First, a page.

The "Retirement Sale" sign outside Tuggy's Hardware on 24th Street appears to tell the whole story and owner Denny Giovannoli does a convincing job of backing it up.
"I just decided it was time to retire and enjoy life," Giovannoli said.
Tuggy's Hardware has been a Noe Valley institution for more than a century. Giovannoli has spent half of it there. He began at 12 years old, helping his dad, who used to describe Tuggy's as "the warehouse for the neighborhood."
When Tuggy's was still in its prime, advice came free with every purchase, they could grind a key for any lock and sell a solution for any small problem. They even stocked antique plumbing fixtures indigenous to the homes in the area.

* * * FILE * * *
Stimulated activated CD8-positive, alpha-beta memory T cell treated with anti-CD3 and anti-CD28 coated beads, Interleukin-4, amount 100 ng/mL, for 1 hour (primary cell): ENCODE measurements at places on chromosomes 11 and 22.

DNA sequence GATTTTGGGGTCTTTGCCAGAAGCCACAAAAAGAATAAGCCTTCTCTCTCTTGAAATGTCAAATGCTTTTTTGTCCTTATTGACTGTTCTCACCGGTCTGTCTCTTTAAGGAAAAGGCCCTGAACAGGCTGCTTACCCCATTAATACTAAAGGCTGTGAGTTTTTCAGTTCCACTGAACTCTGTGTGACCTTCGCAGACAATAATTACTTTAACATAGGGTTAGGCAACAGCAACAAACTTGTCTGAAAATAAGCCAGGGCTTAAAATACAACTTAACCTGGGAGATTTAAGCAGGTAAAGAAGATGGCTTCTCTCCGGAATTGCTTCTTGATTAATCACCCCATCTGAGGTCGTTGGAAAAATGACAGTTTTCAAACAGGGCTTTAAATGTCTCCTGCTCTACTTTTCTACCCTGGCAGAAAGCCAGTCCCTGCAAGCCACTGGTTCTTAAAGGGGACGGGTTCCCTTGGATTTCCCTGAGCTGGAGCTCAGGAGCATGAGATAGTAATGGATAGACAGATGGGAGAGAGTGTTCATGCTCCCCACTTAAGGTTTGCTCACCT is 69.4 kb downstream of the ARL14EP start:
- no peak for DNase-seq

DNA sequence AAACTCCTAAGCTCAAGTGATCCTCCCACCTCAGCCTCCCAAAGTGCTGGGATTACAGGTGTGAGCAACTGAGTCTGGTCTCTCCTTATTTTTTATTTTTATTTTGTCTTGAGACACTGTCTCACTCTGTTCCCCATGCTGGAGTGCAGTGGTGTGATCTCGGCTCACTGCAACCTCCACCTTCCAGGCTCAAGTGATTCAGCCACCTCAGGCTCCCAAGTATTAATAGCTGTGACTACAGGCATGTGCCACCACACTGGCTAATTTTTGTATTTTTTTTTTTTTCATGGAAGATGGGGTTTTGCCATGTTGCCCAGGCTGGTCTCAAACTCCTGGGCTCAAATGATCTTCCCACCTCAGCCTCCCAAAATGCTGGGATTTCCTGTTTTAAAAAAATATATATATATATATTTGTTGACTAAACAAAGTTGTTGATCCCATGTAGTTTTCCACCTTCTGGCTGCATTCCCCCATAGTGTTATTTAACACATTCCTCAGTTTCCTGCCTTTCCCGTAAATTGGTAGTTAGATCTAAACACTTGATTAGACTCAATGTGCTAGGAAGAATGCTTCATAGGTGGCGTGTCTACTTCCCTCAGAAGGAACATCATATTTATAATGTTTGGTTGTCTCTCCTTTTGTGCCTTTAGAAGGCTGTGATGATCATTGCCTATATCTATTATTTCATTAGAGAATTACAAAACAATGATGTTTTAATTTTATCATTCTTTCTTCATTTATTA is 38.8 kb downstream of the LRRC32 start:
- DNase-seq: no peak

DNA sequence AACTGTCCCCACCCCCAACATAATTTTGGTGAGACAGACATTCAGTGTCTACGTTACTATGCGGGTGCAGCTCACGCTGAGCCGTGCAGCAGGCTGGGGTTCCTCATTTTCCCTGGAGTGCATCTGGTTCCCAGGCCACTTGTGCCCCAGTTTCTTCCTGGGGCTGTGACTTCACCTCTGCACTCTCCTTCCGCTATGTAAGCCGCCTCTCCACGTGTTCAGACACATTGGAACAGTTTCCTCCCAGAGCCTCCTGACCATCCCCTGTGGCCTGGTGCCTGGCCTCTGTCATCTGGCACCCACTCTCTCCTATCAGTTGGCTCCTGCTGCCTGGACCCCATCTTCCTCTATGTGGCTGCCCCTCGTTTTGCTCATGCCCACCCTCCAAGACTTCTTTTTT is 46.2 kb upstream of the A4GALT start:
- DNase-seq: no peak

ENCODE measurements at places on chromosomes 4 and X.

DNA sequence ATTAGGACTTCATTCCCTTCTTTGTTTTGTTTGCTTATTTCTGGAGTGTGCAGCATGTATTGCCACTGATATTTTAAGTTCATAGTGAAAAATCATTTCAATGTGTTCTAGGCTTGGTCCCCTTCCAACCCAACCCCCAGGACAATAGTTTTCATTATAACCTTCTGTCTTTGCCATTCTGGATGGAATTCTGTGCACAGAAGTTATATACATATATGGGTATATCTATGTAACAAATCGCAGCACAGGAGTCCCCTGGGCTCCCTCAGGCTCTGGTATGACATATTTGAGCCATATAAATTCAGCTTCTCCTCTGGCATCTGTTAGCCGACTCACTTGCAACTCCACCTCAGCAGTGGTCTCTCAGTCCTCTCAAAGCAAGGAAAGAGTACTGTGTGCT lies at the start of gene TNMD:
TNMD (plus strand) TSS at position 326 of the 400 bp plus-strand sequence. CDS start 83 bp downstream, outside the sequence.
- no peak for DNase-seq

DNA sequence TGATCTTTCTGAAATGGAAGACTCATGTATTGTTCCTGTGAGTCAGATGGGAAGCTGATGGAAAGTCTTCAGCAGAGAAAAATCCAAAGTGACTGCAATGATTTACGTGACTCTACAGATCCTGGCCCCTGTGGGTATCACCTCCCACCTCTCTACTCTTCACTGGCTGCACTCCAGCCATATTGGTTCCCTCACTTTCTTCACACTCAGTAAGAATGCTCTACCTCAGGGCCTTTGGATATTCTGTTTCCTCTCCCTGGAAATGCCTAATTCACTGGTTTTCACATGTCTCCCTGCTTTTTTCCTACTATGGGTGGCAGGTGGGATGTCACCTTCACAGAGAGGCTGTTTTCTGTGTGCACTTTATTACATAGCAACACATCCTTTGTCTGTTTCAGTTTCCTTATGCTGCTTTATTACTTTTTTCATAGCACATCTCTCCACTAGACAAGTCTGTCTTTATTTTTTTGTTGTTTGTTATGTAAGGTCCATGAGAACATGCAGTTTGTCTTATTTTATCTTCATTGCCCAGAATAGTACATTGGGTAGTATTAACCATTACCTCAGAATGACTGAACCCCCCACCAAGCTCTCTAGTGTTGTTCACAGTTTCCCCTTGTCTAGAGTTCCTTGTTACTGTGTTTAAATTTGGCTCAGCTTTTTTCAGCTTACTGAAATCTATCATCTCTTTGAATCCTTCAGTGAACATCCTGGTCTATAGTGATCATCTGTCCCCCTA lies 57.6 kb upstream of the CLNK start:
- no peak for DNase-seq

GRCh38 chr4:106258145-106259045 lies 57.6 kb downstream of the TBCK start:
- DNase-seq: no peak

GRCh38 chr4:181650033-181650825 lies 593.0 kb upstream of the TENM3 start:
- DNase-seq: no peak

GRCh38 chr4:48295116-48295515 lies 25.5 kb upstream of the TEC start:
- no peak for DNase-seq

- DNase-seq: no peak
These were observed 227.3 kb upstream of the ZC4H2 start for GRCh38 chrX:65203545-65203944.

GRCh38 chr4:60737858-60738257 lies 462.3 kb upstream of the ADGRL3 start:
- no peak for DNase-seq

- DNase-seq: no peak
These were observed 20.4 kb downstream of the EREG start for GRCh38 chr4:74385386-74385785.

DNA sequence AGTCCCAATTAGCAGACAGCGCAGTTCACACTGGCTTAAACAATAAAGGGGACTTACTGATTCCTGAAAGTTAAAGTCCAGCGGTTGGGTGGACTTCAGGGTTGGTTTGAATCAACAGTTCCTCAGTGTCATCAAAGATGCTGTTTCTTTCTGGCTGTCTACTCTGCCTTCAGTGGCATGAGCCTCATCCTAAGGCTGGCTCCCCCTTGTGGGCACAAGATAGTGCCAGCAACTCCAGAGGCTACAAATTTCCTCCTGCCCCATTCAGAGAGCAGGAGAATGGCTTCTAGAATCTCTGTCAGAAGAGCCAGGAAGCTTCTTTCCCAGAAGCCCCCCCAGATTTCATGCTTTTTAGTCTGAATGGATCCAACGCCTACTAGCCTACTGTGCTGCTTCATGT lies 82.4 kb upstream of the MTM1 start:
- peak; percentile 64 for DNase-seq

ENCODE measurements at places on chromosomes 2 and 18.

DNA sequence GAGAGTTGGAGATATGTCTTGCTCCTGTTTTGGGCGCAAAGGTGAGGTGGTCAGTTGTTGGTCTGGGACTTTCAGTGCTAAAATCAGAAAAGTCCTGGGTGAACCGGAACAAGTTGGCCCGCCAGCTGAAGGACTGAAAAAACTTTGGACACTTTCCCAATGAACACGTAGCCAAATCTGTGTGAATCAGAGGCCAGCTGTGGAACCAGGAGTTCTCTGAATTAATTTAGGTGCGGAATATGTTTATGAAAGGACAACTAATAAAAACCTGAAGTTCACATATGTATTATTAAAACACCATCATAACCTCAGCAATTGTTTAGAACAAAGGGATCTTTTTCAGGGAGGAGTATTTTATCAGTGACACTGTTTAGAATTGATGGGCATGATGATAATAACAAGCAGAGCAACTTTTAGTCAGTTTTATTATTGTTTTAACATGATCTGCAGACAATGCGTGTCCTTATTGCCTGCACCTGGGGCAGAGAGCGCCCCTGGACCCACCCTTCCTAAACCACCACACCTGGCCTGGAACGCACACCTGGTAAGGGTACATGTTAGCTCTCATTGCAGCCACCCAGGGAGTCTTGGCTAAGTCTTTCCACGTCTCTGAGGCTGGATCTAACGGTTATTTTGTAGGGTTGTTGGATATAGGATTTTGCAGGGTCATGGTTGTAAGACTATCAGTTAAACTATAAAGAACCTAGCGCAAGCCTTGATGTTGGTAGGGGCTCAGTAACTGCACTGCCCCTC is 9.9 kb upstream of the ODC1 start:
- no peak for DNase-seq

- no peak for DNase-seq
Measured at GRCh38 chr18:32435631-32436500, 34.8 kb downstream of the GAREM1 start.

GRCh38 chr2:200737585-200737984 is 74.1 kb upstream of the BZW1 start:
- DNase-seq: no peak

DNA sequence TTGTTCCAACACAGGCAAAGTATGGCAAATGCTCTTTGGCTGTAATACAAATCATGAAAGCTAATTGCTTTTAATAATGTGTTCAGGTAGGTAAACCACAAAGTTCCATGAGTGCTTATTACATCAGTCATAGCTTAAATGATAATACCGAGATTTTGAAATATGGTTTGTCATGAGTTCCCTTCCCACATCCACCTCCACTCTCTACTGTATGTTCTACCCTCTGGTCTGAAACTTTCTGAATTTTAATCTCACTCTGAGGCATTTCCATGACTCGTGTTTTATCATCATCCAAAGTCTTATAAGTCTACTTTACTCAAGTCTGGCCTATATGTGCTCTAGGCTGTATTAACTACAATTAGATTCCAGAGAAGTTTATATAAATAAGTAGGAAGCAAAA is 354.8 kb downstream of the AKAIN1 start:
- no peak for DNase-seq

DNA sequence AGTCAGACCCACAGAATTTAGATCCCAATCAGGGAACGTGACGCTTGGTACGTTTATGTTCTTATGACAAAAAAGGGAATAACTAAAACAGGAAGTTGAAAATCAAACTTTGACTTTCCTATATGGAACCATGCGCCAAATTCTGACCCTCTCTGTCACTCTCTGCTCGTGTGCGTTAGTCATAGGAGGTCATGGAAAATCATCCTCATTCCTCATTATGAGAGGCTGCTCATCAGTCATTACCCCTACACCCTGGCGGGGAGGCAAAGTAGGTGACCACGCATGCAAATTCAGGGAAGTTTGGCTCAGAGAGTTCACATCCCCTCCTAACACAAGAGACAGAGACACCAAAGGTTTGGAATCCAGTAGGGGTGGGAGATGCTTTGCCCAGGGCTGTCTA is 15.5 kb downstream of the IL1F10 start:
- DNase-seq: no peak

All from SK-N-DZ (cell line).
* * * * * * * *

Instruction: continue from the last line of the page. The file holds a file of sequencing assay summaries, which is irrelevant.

Ever since the sign went up, it's been one long goodbye. When a business has been in a neighborhood for 114 years, there is no such thing as a clean break.
But as Giovannoli explains, it was inevitable.
"You question if you're doing a good job, you try to change things up, you put money back in to boost it up again and in the end, I realized it had changed," Giovannoli said.
It's a case of Giovannoli versus goliath big box stores and the goliaths winning.
Denny has made arrangements to lease the building, but cannot say to whom, yet. But he says it won't be a hardware store.